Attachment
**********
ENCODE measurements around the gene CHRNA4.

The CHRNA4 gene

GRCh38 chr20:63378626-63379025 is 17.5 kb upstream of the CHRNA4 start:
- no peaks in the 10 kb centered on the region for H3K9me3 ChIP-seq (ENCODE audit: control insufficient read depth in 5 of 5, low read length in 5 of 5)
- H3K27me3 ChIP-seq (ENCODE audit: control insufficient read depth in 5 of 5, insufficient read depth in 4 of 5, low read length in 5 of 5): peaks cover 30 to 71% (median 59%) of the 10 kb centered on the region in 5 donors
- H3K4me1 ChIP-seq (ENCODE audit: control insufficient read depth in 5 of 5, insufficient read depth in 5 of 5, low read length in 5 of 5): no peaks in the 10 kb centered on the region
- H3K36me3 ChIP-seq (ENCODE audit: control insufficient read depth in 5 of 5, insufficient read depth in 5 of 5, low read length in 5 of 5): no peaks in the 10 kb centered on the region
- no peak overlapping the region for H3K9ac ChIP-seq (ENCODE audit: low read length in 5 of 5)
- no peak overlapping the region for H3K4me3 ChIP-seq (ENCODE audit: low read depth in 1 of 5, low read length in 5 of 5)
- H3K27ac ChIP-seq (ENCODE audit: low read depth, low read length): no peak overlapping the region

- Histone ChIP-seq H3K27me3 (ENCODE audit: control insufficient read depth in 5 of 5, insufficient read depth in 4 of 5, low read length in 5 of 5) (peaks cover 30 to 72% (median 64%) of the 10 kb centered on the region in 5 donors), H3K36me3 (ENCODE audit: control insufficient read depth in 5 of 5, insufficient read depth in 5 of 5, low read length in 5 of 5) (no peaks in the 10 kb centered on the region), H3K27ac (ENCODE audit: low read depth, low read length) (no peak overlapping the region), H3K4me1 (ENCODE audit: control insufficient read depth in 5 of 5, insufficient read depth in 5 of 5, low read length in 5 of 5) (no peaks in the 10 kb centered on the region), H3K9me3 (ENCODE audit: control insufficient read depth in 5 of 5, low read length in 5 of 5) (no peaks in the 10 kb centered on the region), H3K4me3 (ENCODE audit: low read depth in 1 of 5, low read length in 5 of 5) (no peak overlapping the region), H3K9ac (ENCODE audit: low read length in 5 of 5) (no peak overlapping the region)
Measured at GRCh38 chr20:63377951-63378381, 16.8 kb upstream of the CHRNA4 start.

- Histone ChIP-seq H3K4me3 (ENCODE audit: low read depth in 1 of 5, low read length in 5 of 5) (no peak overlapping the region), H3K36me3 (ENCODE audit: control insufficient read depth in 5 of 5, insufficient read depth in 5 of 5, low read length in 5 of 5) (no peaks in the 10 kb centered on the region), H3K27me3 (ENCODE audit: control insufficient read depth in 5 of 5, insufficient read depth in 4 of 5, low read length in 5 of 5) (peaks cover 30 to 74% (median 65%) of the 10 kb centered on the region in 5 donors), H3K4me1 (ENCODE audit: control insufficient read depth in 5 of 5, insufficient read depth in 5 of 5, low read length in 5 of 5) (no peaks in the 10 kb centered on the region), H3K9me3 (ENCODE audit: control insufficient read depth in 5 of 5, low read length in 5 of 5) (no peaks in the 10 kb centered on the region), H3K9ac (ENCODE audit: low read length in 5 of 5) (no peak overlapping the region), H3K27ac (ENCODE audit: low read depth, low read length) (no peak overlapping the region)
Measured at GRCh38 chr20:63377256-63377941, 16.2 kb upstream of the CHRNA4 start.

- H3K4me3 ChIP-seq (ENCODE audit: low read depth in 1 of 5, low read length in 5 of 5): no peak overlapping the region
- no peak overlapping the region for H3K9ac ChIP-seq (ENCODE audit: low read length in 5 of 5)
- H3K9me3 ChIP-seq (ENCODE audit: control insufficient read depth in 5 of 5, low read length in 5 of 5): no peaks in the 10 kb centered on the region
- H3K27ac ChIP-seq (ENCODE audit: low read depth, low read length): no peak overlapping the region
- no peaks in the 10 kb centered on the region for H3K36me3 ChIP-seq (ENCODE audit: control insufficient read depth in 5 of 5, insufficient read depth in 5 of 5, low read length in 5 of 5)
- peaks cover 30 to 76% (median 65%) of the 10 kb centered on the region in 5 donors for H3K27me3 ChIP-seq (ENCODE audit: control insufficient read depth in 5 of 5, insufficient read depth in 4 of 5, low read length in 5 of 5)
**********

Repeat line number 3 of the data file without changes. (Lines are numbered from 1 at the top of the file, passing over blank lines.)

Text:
GRCh38 chr20:63378626-63379025 is 17.5 kb upstream of the CHRNA4 start: